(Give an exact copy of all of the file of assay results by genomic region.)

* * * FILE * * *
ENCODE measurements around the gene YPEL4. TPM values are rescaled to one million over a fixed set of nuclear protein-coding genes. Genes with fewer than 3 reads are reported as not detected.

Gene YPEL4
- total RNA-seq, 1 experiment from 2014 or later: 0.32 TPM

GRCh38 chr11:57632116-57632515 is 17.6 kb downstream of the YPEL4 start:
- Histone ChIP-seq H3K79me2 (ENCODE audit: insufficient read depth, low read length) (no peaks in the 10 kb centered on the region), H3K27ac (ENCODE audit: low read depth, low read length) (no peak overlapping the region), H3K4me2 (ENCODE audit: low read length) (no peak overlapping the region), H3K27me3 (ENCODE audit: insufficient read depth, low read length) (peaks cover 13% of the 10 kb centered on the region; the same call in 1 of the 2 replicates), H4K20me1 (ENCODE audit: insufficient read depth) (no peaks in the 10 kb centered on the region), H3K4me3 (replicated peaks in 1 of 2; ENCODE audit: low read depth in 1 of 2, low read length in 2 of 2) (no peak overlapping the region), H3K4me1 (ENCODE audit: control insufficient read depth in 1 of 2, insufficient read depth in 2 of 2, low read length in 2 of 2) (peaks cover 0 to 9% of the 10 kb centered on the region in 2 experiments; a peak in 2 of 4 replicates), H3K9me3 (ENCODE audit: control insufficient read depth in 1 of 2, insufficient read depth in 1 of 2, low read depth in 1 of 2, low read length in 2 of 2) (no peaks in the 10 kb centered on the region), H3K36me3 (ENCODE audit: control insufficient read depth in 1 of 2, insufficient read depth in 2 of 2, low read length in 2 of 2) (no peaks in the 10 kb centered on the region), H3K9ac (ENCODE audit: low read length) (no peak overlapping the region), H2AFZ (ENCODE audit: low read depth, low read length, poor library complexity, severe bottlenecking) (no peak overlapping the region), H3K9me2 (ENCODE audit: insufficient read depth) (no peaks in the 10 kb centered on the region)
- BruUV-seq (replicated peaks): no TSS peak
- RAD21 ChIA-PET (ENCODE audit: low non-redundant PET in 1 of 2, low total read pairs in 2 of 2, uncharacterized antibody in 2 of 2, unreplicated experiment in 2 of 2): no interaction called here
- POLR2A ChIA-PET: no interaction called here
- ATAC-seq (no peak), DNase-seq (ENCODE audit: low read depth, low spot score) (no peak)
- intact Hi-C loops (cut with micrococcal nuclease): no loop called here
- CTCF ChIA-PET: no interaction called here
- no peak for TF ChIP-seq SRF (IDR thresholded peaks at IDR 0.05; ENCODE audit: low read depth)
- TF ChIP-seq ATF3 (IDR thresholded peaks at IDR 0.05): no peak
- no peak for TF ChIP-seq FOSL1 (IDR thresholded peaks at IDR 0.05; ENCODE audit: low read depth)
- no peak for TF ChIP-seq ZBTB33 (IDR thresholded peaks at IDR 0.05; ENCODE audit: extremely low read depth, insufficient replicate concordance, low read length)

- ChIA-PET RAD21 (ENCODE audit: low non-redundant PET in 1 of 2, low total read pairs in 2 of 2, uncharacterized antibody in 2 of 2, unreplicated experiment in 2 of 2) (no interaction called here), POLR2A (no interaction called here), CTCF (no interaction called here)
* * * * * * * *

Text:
ENCODE measurements around the gene YPEL4. TPM values are rescaled to one million over a fixed set of nuclear protein-coding genes. Genes with fewer than 3 reads are reported as not detected.

Gene YPEL4
- total RNA-seq, 1 experiment from 2014 or later: 0.32 TPM

GRCh38 chr11:57632116-57632515 is 17.6 kb downstream of the YPEL4 start:
- Histone ChIP-seq H3K79me2 (ENCODE audit: insufficient read depth, low read length) (no peaks in the 10 kb centered on the region), H3K27ac (ENCODE audit: low read depth, low read length) (no peak overlapping the region), H3K4me2 (ENCODE audit: low read length) (no peak overlapping the region), H3K27me3 (ENCODE audit: insufficient read depth, low read length) (peaks cover 13% of the 10 kb centered on the region; the same call in 1 of the 2 replicates), H4K20me1 (ENCODE audit: insufficient read depth) (no peaks in the 10 kb centered on the region), H3K4me3 (replicated peaks in 1 of 2; ENCODE audit: low read depth in 1 of 2, low read length in 2 of 2) (no peak overlapping the region), H3K4me1 (ENCODE audit: control insufficient read depth in 1 of 2, insufficient read depth in 2 of 2, low read length in 2 of 2) (peaks cover 0 to 9% of the 10 kb centered on the region in 2 experiments; a peak in 2 of 4 replicates), H3K9me3 (ENCODE audit: control insufficient read depth in 1 of 2, insufficient read depth in 1 of 2, low read depth in 1 of 2, low read length in 2 of 2) (no peaks in the 10 kb centered on the region), H3K36me3 (ENCODE audit: control insufficient read depth in 1 of 2, insufficient read depth in 2 of 2, low read length in 2 of 2) (no peaks in the 10 kb centered on the region), H3K9ac (ENCODE audit: low read length) (no peak overlapping the region), H2AFZ (ENCODE audit: low read depth, low read length, poor library complexity, severe bottlenecking) (no peak overlapping the region), H3K9me2 (ENCODE audit: insufficient read depth) (no peaks in the 10 kb centered on the region)
- BruUV-seq (replicated peaks): no TSS peak
- RAD21 ChIA-PET (ENCODE audit: low non-redundant PET in 1 of 2, low total read pairs in 2 of 2, uncharacterized antibody in 2 of 2, unreplicated experiment in 2 of 2): no interaction called here
- POLR2A ChIA-PET: no interaction called here
- ATAC-seq (no peak), DNase-seq (ENCODE audit: low read depth, low spot score) (no peak)
- intact Hi-C loops (cut with micrococcal nuclease): no loop called here
- CTCF ChIA-PET: no interaction called here
- no peak for TF ChIP-seq SRF (IDR thresholded peaks at IDR 0.05; ENCODE audit: low read depth)
- TF ChIP-seq ATF3 (IDR thresholded peaks at IDR 0.05): no peak
- no peak for TF ChIP-seq FOSL1 (IDR thresholded peaks at IDR 0.05; ENCODE audit: low read depth)
- no peak for TF ChIP-seq ZBTB33 (IDR thresholded peaks at IDR 0.05; ENCODE audit: extremely low read depth, insufficient replicate concordance, low read length)

- ChIA-PET RAD21 (ENCODE audit: low non-redundant PET in 1 of 2, low total read pairs in 2 of 2, uncharacterized antibody in 2 of 2, unreplicated experiment in 2 of 2) (no interaction called here), POLR2A (no interaction called here), CTCF (no interaction called here)